Dhinu Jayaseelan graduated with his DPT from The George Washington University in 2010. He became a board certified Orthopedic Clinical Specialist (OCS) in 2013 after completing the Orthopedic Manual Physical Therapy Series, a didactic component of the Virginia Orthopedic Manual Physical Therapy Institute (VOMPTI) orthopedic residency. He pursued a full-time year long fellowship in Chicago, IL through the University of Illinois at Chicago, and achieved full fellow status in 2014. He is now a faculty member in the GWU DPT program and maintains clinical practice as a senior therapist at the GWU Hospital Outpatient Rehab Center. He also serves as a faculty member with VOMPTI. He has published numerous peer-reviewed articles related to his primary research interests of the utilization of manual therapy and conservative management of tendinopathy. He also serves as a content reviewer for a number of orthopedic, sports, and manual therapy journals. Outside of work he enjoys spending as much time as possible with his wife Trish (another PT) and their two little boys Luke (2 years) and Mark (6 months).
What made you decide to pursue fellowship training?
I have been lucky enough to have a number of mentors throughout my education and career. When I was in school I did a clinical at UVA-Healthsouth Sports Medicine with Eric Magrum, DPT, OCS, FAAOMPT – the director of the VOMPTI orthopedic residency. It was the first time I was exposed to post-professional education. I was in awe of Eric’s ability to effectively treat the most complex patients and mentor residents making challenging concepts appear simple. While I was there, I was also able to work closely with the late Jim Beazell, DPT, OCS, FAAOMPT, ATC who is the best physical therapist I’ve ever known. One day Jim told me:
“if you don’t learn something new every day, you’re not trying hard enough and you’re doing a disservice to your patients”.
Those words and the examples that Eric and Jim have been to me led me to pursue fellowship training, so I could be better for my patients and students.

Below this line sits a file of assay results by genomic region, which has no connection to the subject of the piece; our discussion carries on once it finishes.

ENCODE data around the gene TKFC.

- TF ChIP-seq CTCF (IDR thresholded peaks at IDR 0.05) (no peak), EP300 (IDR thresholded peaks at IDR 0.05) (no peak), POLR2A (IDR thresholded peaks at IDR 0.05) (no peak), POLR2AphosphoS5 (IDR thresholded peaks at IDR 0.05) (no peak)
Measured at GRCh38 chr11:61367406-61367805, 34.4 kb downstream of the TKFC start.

What fellowship program did you attend and why?
I attended UIC, a full-time year long on site program, for a number of reasons. As a learner I personally do best when completely engrossed in what I’m doing. I do not learn as well through distance learning or hybrid models. Carol Courtney and the faculty at UIC were the main reason why I chose the program. Their expertise and integration of pain science and clinical reasoning in our education was extremely beneficial. Another reason I chose UIC’s onsite training is the constant access to mentors in the clinic, and the ample opportunities to practice hands-on skills with the faculty and other fellows-in-training. It also didn’t hurt that Chicago is an amazing city.
What did your fellowship program entail (as far as specific training, etc…)?
Considering the full-time nature of the program, it was a fairly rigorous year. Like other programs, we maintained clinical practice, had structured and informal mentoring, and had didactic education. Didactic education entailed weekly lab based classes, clinical reasoning courses, and special lectures. Additionally, we had built in practice weekly with our mentors and other fellows, taught in the orthopedic classes in the DPT program, participated in radiology and ortho rounds, and published research. There was not much down time.
Are you trained in any specific areas of manual therapy (i.e. Maitland, McKenzie, etc…), if so, why did you choose that area?
The program primarily utilizes an Australian approach to patient evaluation and treatment. Having a specific approach enhances the systematic nature of our patient care, but we were also reminded to utilize available evidence, our own experience, and patient values to make the most appropriate clinical decisions.
In my opinion, there’s a lot of ways to solve problems, but having a systematic approach and being consistent with that approach (whether it’s Maitland, McKenzie, Sahrmann, etc, etc) is what can enhance effectiveness.
I do not believe one is better than another – in fact utilizing components of each in specific cases may improve outcomes, but the Australian approach matches well with how my brain works.
What advice would you give to new grads aspiring to pursue residency/fellowship training?
No matter how good you get, you do not and will not know everything.
Post-professional education from residency and/or fellowship can be a powerful tool in enhancing your knowledge base, skill set, clinical reasoning, and meta-cognition. Your ability to self-reflect on your performance will greatly enhance the quality of your care, and residency and fellowship training can promote this. However, it is a great deal of work, and not for everyone. If you do not have a passion for a specific practice area, don’t force it – take time practicing and find out if it’s worth pursuing further. Also, ask questions. Talk to residency and fellowship directors and graduates before you make any decisions. Most of us did not pursue advanced training just to practice independently, but to enhance the profession. We’re happy to chat.